According to industry estimates, liquor sales alone account for close to a third of the food & beverage revenues of five-star hotels. A ban then hardly augurs well for liquor majors, who depend on hotels besides retail shops for sales.
 
'While the Supreme Court’s judgment is undoubtedly in public interest, and aimed at dealing with road accidents caused due to drunken driving on highways, hotels (and liquor companies in the process) will face sweeping changes in the way they function,' Crisil said in its report.
 
But the bigger worry is the threat of more regulatory action against an industry viewed as being ‘sinful’.
 
While alcohol has not been included under GST, the concern among most players has been whether more states will do what Madhya Pradesh and Uttarakhand  announced recently: banning alcohol in a phased manner.
 
Madhya Pradesh, for the record, joins a list of states such as Kerala, Tamil Nadu and Bihar that have either enforced complete or partial prohibition over the past year. States such as Gujarat, Nagaland, Mizoram and the union territory of Lakshadweep are already among India’s dry regions.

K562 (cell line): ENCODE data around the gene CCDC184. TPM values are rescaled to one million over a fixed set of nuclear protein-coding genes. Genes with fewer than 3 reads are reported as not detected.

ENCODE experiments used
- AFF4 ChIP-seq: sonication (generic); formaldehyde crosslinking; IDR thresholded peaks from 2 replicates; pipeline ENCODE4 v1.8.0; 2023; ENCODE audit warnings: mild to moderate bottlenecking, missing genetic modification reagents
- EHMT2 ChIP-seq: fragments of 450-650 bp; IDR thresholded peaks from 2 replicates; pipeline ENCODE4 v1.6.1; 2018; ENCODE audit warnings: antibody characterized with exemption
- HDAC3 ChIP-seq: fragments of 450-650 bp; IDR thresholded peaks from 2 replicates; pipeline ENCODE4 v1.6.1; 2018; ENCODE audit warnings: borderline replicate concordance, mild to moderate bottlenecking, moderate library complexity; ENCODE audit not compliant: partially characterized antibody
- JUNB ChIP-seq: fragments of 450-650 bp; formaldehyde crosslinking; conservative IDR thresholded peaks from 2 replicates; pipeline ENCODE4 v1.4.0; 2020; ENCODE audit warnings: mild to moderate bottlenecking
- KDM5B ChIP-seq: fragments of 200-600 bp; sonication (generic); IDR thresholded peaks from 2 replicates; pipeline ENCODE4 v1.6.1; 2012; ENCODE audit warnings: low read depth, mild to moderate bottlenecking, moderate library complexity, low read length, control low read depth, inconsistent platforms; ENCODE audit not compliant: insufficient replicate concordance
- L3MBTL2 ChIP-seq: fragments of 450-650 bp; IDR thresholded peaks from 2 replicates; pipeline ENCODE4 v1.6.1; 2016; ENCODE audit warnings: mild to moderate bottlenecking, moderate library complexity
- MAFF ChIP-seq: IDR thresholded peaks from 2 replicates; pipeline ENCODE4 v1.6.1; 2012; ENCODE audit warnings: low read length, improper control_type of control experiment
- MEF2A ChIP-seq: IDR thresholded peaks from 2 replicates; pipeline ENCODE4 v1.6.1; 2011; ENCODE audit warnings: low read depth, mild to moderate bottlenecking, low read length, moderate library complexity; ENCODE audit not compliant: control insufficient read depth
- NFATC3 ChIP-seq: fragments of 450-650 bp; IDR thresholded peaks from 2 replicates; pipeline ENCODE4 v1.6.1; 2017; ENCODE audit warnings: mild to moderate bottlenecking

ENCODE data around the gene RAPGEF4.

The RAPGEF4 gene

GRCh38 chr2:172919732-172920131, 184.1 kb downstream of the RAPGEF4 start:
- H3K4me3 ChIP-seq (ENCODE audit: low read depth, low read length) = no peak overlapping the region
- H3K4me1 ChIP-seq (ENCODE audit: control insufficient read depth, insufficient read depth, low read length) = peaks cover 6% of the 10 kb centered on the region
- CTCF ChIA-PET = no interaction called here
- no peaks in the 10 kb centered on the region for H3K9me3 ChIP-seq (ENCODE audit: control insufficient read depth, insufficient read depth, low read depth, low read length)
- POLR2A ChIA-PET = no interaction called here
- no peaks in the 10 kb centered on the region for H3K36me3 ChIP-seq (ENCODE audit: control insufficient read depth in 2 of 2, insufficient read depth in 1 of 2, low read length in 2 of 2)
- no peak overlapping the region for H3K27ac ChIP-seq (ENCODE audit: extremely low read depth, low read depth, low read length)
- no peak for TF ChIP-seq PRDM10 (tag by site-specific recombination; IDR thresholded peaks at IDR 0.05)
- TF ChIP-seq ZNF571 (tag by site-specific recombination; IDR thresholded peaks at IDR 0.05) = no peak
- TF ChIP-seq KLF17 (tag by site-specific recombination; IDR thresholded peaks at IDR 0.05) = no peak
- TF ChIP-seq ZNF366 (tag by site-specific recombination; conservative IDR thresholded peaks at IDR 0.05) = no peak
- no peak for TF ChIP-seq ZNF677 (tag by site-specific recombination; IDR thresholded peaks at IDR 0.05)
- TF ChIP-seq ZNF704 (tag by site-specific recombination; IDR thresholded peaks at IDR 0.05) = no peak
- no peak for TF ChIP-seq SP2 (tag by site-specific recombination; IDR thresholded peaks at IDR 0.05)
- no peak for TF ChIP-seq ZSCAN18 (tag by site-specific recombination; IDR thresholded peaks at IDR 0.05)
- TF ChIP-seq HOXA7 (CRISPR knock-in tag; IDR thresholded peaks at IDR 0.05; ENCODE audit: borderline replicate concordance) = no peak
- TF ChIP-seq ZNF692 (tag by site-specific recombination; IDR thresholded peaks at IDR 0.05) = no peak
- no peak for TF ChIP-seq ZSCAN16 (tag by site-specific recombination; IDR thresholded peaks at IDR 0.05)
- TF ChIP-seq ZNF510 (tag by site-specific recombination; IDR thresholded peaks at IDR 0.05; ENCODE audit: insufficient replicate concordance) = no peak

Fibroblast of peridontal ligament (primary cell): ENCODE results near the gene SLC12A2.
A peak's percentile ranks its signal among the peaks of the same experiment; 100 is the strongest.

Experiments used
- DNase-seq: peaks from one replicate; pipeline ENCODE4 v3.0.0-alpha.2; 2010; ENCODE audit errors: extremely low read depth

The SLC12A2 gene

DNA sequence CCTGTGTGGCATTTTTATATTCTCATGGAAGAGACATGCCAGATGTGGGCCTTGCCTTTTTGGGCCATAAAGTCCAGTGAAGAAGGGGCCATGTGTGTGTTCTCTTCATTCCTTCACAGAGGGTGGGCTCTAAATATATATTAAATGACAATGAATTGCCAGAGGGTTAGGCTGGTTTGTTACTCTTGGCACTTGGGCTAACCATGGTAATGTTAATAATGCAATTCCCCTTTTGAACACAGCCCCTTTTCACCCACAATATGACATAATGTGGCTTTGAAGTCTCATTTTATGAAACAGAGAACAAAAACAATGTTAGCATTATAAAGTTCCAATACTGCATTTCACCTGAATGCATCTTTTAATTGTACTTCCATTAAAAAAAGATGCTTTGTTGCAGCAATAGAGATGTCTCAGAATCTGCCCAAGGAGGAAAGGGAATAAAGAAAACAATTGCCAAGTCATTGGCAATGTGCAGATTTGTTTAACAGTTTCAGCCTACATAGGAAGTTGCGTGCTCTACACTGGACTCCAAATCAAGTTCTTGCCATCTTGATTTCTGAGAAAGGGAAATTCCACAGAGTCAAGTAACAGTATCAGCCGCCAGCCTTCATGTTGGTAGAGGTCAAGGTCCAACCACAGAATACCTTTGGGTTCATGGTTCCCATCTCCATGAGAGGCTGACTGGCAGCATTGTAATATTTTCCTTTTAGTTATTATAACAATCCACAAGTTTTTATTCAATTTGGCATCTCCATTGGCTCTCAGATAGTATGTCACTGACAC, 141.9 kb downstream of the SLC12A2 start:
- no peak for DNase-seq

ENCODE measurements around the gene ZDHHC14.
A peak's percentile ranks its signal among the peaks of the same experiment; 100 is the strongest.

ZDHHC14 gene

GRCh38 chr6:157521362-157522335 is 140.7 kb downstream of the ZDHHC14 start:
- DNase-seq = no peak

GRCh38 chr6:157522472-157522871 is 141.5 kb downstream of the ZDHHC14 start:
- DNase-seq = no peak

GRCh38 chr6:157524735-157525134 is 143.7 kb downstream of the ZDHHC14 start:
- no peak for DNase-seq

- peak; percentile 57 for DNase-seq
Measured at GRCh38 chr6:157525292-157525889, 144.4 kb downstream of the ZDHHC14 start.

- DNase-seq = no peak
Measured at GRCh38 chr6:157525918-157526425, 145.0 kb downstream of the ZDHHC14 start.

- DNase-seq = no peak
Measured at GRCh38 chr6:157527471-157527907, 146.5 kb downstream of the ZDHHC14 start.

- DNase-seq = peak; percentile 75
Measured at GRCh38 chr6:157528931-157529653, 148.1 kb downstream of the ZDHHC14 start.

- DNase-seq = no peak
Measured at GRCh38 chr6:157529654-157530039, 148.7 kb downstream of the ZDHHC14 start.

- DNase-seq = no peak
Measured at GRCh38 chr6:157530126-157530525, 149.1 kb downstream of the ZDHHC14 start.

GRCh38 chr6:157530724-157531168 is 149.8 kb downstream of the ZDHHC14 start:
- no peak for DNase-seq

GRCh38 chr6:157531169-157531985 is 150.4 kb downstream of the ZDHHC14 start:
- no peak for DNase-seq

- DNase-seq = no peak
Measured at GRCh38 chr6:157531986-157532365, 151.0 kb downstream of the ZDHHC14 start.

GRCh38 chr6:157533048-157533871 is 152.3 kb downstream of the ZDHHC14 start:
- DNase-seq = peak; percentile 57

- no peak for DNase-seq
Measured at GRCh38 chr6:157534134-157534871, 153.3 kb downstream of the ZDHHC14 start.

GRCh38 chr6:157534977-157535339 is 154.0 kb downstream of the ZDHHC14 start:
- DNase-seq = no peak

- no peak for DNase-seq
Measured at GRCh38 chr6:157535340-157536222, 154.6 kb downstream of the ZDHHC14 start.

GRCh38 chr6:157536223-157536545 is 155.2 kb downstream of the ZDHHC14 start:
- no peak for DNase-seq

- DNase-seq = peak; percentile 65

A bottling plant worker affixes a Courrier Napoleon brandy label to a bottle at a Tilaknagar Industries distillery and bottling unit in Srirampur, about 300 km (186 miles) northwest of Mumbai, January 28, 2013. Photo: Vivek Prakash/Reuters

IMAGE: While alcohol has not been included under GST, the concern among most players has been whether more states will do what Madhya Pradesh and Uttarakhand  announced recently: banning alcohol in a phased manner. Photograph: Vivek Prakash/Reuters.

“The worry of prohibition is always there, especially when states are going to the polls. To me, these measures are nothing but political moves,” says the chief executive of a top liquor company. “By doing this, what you encourage is bootlegging, which hardly serves the purpose of social reform. Not to mention the loss of revenue to the state,” he adds.
 
Liquor in India is a state subject, contributing 25 to 40 per cent in terms of revenue to the state exchequer. In the last few years, states such as Karnataka and Maharashtra have slapped higher taxes on alcohol in a bid to improve revenues. The move to keep alcohol out of GST, say experts, is partly linked to state governments’ needs to ensure their revenues are not impacted because of a uniform GST rate.
 
With the growing threat of prohibition, increased taxation and regulatory action, the 330-million-case domestic liquor market is witnessing a decline.

Viveat Susan Pinto
Source: